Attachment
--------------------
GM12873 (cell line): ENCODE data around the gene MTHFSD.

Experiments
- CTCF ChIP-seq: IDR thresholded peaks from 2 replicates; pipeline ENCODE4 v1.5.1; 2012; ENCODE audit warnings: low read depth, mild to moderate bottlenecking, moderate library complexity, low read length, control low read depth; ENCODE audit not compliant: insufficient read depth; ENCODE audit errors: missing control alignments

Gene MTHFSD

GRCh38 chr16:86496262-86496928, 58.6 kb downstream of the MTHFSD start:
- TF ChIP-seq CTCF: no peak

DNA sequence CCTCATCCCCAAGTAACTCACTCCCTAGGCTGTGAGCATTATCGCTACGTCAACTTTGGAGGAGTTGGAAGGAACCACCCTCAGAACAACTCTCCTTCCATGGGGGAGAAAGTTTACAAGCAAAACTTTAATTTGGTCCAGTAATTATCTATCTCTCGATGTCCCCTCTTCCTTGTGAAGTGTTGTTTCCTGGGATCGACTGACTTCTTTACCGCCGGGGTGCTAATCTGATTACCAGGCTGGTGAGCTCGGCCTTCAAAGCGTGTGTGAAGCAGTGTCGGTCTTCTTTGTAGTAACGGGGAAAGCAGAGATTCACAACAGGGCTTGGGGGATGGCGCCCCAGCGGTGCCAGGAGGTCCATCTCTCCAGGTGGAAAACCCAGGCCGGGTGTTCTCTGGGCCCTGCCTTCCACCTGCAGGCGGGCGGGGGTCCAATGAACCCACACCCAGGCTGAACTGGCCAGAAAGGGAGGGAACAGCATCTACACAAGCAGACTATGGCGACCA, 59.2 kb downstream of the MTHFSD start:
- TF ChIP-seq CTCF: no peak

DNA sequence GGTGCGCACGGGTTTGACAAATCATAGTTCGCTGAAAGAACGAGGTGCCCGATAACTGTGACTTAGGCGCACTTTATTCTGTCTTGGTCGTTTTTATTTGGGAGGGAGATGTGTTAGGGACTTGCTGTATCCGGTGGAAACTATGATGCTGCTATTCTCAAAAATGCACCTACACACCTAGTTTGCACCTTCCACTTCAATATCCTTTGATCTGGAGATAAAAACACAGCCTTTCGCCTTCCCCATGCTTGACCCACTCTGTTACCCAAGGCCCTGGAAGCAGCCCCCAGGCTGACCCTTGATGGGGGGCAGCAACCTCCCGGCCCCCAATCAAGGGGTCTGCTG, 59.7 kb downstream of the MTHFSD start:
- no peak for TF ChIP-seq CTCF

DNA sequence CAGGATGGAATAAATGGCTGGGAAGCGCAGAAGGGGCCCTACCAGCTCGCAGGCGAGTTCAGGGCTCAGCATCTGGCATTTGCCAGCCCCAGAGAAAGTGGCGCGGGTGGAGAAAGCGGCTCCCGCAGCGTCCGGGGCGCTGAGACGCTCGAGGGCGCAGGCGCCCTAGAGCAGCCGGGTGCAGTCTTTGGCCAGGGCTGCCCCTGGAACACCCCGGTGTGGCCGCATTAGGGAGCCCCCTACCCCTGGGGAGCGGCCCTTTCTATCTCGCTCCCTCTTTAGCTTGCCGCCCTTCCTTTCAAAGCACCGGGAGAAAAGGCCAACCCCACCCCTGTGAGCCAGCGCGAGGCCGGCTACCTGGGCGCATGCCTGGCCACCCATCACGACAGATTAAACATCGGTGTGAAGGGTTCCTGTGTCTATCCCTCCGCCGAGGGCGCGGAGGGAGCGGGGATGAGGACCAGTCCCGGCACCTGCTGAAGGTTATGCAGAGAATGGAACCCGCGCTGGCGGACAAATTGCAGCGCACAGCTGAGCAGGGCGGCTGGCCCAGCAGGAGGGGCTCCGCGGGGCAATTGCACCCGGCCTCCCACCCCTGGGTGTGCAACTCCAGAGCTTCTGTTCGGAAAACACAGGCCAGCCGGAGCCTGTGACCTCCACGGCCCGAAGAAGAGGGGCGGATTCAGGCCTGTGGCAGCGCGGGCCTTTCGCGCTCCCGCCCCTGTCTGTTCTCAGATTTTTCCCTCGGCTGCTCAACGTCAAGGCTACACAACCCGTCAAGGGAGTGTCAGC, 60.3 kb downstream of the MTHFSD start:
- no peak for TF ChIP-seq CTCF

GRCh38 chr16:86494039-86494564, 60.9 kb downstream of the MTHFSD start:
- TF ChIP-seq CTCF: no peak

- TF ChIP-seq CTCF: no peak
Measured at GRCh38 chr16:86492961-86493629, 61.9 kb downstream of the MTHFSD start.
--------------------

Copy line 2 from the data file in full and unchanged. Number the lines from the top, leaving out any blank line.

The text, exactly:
Experiments